Animal Dilemmas – Panda Bearded Vulture

leaving home short stories

Short Story


The Vulture ate but was growing rejected with the old doctrines. It was tired of being told what to think, what to eat, what to do. Why its parents and grandparents gave it life and invested so much into raising it, if they were to control every aspect of its life. And then it occurred to it, it made perfect sense. They want it to be subdued under their rules and traditions so it can hunt for them when they grow old. But what if the vulture wanted a different life. Was it such a sin to abandon its kin and look for life elsewhere.

Yes, it was, the Vulture’s grandfather had told it once. Look at the giants, they build temples and stay here for ever doing the same things over and over again. The sky burials are just a part of their tradition that we know because it feeds us. But they chant all day and recite the same prayers. You can hear for yourself if you take a rest on the temple roof. We have to do the same, its grandfather insisted. With no traditions and doctrines to keep us together the wolves will take us.

The wolves will take us, thought the Vulture cracking a goose leg bone with its bill and sucking out the marrow. It hated wolves they were the worst beast even when they were young. A new born wolf had found their nest when the Vulture was a baby and ate its two sisters. Why did its kin stayed in this wicked lands depending on the grace of sky burials. Why not fly away into lush low lands.

The Vulture took a rest on the temple roof and listened to the monotonous chanting of the monks. After its stomach settled, it took a flight. It flew east in the mountain passages but the winds were against it. The next day it tried again but the winds slowed its progress. Every passage it tried made it loose feathers against cold north winds. May be that was why its kin never left, it thought, it was impossible. Nature had trapped them on the plateau and they had to be at thankful that the sky burials, the migrating geese and the renders fed them well enlightened to survive.

The Vulture was without all its feathers and nearly concluded that staying was the only option when the wind changed. The winds on the plateau changed twice a year for no longer that a few hours or a day at best. The Vulture rode the dry mountain air north east down pass the tree line into the forests.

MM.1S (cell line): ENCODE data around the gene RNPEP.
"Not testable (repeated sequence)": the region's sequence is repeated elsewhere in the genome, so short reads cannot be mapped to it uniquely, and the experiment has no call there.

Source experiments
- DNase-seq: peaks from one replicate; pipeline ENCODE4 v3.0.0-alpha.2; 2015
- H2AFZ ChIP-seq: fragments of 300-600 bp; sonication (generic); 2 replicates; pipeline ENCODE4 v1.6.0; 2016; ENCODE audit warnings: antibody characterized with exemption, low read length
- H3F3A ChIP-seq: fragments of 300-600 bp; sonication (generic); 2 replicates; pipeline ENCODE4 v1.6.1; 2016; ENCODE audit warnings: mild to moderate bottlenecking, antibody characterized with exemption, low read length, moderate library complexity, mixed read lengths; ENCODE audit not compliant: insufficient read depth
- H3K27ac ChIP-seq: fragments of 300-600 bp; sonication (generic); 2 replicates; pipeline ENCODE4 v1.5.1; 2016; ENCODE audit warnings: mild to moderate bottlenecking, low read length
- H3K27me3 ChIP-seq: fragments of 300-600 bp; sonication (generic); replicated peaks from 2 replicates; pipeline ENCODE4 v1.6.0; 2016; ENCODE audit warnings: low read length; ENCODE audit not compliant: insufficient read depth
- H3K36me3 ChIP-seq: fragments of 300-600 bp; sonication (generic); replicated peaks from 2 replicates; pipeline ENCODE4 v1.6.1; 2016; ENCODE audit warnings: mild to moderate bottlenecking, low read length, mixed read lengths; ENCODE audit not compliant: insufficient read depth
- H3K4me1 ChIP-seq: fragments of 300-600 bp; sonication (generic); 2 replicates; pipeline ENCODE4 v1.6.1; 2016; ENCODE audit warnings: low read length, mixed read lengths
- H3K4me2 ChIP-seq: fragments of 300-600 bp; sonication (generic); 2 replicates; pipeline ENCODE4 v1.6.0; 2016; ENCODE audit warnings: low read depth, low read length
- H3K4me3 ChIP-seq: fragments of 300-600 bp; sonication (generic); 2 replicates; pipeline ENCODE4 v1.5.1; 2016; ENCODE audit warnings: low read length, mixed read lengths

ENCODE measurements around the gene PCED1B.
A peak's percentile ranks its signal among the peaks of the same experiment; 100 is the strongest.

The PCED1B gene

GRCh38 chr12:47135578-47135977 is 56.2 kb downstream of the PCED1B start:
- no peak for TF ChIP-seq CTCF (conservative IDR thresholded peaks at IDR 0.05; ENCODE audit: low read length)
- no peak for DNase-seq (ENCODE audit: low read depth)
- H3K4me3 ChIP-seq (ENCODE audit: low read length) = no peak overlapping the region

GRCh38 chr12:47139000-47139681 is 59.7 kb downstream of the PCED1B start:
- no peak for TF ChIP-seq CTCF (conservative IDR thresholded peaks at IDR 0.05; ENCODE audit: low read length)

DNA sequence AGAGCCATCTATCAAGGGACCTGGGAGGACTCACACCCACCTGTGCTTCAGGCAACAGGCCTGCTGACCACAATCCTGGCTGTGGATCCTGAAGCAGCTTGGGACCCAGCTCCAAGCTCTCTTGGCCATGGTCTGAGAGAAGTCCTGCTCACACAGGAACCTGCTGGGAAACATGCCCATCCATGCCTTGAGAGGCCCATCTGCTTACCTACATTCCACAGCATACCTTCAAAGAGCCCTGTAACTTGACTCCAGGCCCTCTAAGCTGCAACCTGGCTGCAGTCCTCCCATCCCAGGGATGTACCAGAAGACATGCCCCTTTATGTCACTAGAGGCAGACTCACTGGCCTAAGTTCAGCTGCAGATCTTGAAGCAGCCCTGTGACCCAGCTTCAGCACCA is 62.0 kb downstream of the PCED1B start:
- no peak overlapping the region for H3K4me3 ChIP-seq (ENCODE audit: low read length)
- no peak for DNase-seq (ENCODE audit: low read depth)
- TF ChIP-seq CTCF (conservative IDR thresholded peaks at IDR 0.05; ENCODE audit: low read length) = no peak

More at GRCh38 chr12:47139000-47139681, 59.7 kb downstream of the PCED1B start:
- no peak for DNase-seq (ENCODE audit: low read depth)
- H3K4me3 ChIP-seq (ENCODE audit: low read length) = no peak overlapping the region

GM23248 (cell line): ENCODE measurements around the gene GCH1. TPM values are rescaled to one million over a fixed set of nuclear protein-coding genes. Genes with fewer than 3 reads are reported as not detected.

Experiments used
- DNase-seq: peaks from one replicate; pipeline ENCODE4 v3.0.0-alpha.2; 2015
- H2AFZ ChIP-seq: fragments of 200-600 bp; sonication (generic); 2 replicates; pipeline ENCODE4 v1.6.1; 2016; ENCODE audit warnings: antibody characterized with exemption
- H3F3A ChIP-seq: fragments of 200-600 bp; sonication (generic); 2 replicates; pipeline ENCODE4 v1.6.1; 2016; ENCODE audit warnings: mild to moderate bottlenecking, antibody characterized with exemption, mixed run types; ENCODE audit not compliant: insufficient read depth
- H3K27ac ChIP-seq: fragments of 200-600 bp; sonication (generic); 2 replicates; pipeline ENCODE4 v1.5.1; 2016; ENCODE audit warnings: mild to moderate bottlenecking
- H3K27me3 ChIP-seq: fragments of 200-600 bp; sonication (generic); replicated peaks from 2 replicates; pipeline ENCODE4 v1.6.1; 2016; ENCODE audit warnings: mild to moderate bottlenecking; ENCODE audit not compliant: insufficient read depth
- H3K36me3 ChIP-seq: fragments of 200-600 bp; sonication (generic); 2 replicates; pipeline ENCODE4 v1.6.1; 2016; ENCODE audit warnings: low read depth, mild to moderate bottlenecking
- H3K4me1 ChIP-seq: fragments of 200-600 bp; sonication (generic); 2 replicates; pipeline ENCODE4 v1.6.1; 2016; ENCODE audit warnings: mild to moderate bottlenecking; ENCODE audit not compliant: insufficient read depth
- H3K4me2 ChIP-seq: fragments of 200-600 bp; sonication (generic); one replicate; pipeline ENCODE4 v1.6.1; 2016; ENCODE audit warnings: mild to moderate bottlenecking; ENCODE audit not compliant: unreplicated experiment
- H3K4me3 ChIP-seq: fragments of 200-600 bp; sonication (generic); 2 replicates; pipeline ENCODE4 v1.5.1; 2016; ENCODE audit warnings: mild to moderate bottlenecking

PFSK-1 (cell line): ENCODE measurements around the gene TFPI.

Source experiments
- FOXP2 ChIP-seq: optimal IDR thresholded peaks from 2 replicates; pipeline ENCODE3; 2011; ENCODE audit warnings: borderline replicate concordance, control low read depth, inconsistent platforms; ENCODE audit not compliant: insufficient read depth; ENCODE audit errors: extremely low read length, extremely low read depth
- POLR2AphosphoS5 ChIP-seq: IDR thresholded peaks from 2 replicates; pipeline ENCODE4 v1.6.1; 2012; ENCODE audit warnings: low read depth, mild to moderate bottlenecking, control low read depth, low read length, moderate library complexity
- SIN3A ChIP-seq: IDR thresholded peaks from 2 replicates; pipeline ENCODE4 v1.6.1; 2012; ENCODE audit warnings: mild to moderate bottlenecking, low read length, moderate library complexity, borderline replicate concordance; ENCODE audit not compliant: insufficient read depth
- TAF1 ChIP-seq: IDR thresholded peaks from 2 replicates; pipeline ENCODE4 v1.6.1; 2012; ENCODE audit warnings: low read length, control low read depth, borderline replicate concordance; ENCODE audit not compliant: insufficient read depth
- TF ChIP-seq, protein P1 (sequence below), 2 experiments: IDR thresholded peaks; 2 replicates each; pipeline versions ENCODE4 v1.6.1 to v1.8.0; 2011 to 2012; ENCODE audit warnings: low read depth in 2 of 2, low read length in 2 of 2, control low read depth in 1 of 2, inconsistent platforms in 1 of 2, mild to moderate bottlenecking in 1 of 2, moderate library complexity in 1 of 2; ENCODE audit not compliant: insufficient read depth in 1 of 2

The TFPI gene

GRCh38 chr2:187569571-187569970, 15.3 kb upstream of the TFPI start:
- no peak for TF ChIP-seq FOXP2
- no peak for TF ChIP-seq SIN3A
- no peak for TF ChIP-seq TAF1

For a first time the bird saw trees, its home was above the tree line and only supported grass and low bushes. Life was rife in the forests full of cries and noises of animals making their way through the vegetation. By the temple the only sounds were from the wind and chanting. The Vulture flew above the trees and leisurely searched for bone to eat.

A tribe of moneys was sleeping in the tree tops. The Vulture dove and picked one up from the upper branches of the trees. The monkey woke but too late to save itself. The Vulture carried it up and blood fell down on its sleeping family. The bird went up as much as it could and searched for a stone to drop it and break its bones.

The panda family was having lunch in a forest clearing. The mother panda and her cub were taking a break from bamboo and were eating soft fruits that were more nutritious and easier on their stomachs. The father Panda was splitting bamboo branches lying on its back with its legs spread wide.

‘You should cut down on the bamboo it’s not good for you,’ the mother said.

‘Pandas have been eating bamboo since the beginning of time. Why would I change that?’

‘Recent findings stare that fruit and grass are better for us.’

‘Better how, do you want to live for a hundred years?’

‘I have always been eating bamboo and I don’t see a reason to change it. An old panda once told me eat whatever you like to eat. I like to eat bamboo.’

‘But you have so many problems with your stomach!’

‘I am getting old, it’s normal to have health problems when the years pile up.’

‘Why are you stubborn?’

‘That is exactly why I prefer living alone in the forest. No one tells me what to do.’

‘I am sure you will be gone soon.’

‘I will, raising the cubs is your business.’

‘And what is your business, eating and sleeping!’

‘You wanted a cub. I gave you cub. You wanted me to stay for the first month I stayed. No fathers stay you know that. What more do you want!?’

‘I just want you to eat better. But we always reach this bitter point.’

‘So don’t start!’

‘You will be gone soon and I will have no one to argue with.’

‘And I will be able to eat bamboo in peace.’

‘If that’s what you want.’

Before the Panda could respond a monkey landed on its head and put it to sleep. The Vulture was not far behind and when it realized the white and black mass was not a stone it attacked it violently with its bill. The Panda didn’t stir as the Vulture poked at its eyes. The mother panda sprung to its feet and chased the bird away nearly tearing its wings off. The Vulture fled in fright of this unseen beast. It made a few circles of the clearing and resolved to going back to fetch a new monkey.

The mother panda tried to wake up the male to no avail. Its eyes were bleeding and it didn’t stir. The mother collected the cub and walked into the forest.

The Panda woke a few hours later to an eternal darkness alone in the woods.


Stay tuned for next week’s installment of Animal Dilemmas – Tuesday, February 16th.

previous chapter: Animal Dilemmas – Bearded Vulture Bar- Headed Goose

all chapters: Animal Dilemmas

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photograph by Alex Keda

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